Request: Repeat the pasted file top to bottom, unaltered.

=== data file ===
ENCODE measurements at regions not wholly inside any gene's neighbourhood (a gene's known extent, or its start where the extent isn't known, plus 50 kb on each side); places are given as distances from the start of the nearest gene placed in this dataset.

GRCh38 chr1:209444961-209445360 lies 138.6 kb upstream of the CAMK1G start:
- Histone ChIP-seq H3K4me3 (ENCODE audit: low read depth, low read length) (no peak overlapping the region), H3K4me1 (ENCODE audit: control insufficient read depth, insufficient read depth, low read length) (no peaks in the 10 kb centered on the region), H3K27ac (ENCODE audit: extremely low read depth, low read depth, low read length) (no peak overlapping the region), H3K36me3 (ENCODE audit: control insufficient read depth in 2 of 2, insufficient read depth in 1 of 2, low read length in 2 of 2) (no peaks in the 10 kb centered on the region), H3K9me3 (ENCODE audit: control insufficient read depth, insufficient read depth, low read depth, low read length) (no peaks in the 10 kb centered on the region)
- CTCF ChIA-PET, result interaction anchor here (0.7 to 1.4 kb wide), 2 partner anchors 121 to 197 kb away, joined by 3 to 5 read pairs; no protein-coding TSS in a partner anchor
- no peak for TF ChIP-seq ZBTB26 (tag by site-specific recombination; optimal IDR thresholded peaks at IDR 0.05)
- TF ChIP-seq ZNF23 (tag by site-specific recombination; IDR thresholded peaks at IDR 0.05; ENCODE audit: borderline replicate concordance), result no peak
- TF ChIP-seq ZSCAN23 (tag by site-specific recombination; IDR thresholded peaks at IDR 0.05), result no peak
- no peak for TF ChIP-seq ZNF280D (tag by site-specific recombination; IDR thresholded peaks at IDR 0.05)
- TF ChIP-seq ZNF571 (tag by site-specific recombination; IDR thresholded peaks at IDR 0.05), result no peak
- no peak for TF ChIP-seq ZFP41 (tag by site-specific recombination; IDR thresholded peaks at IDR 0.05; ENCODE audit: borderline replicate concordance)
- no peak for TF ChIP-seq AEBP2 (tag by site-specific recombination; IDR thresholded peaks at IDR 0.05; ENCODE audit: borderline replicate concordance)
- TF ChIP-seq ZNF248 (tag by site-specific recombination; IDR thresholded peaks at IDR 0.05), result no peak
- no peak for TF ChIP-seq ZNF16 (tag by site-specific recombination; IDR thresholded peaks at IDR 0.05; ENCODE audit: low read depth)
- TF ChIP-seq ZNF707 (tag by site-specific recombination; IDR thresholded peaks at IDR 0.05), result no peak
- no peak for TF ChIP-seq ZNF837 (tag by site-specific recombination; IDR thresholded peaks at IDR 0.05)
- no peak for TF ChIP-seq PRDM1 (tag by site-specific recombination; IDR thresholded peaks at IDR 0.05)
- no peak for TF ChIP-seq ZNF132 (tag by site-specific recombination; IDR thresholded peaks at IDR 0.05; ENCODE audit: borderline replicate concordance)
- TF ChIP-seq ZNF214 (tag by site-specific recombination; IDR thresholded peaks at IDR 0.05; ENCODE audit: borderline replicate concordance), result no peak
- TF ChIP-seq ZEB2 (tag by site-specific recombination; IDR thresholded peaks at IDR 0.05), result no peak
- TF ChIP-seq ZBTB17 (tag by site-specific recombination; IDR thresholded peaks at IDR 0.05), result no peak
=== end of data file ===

ENCODE measurements at regions not wholly inside any gene's neighbourhood (a gene's known extent, or its start where the extent isn't known, plus 50 kb on each side); places are given as distances from the start of the nearest gene placed in this dataset.

GRCh38 chr1:209444961-209445360 lies 138.6 kb upstream of the CAMK1G start:
- Histone ChIP-seq H3K4me3 (ENCODE audit: low read depth, low read length) (no peak overlapping the region), H3K4me1 (ENCODE audit: control insufficient read depth, insufficient read depth, low read length) (no peaks in the 10 kb centered on the region), H3K27ac (ENCODE audit: extremely low read depth, low read depth, low read length) (no peak overlapping the region), H3K36me3 (ENCODE audit: control insufficient read depth in 2 of 2, insufficient read depth in 1 of 2, low read length in 2 of 2) (no peaks in the 10 kb centered on the region), H3K9me3 (ENCODE audit: control insufficient read depth, insufficient read depth, low read depth, low read length) (no peaks in the 10 kb centered on the region)
- CTCF ChIA-PET, result interaction anchor here (0.7 to 1.4 kb wide), 2 partner anchors 121 to 197 kb away, joined by 3 to 5 read pairs; no protein-coding TSS in a partner anchor
- no peak for TF ChIP-seq ZBTB26 (tag by site-specific recombination; optimal IDR thresholded peaks at IDR 0.05)
- TF ChIP-seq ZNF23 (tag by site-specific recombination; IDR thresholded peaks at IDR 0.05; ENCODE audit: borderline replicate concordance), result no peak
- TF ChIP-seq ZSCAN23 (tag by site-specific recombination; IDR thresholded peaks at IDR 0.05), result no peak
- no peak for TF ChIP-seq ZNF280D (tag by site-specific recombination; IDR thresholded peaks at IDR 0.05)
- TF ChIP-seq ZNF571 (tag by site-specific recombination; IDR thresholded peaks at IDR 0.05), result no peak
- no peak for TF ChIP-seq ZFP41 (tag by site-specific recombination; IDR thresholded peaks at IDR 0.05; ENCODE audit: borderline replicate concordance)
- no peak for TF ChIP-seq AEBP2 (tag by site-specific recombination; IDR thresholded peaks at IDR 0.05; ENCODE audit: borderline replicate concordance)
- TF ChIP-seq ZNF248 (tag by site-specific recombination; IDR thresholded peaks at IDR 0.05), result no peak
- no peak for TF ChIP-seq ZNF16 (tag by site-specific recombination; IDR thresholded peaks at IDR 0.05; ENCODE audit: low read depth)
- TF ChIP-seq ZNF707 (tag by site-specific recombination; IDR thresholded peaks at IDR 0.05), result no peak
- no peak for TF ChIP-seq ZNF837 (tag by site-specific recombination; IDR thresholded peaks at IDR 0.05)
- no peak for TF ChIP-seq PRDM1 (tag by site-specific recombination; IDR thresholded peaks at IDR 0.05)
- no peak for TF ChIP-seq ZNF132 (tag by site-specific recombination; IDR thresholded peaks at IDR 0.05; ENCODE audit: borderline replicate concordance)
- TF ChIP-seq ZNF214 (tag by site-specific recombination; IDR thresholded peaks at IDR 0.05; ENCODE audit: borderline replicate concordance), result no peak
- TF ChIP-seq ZEB2 (tag by site-specific recombination; IDR thresholded peaks at IDR 0.05), result no peak
- TF ChIP-seq ZBTB17 (tag by site-specific recombination; IDR thresholded peaks at IDR 0.05), result no peak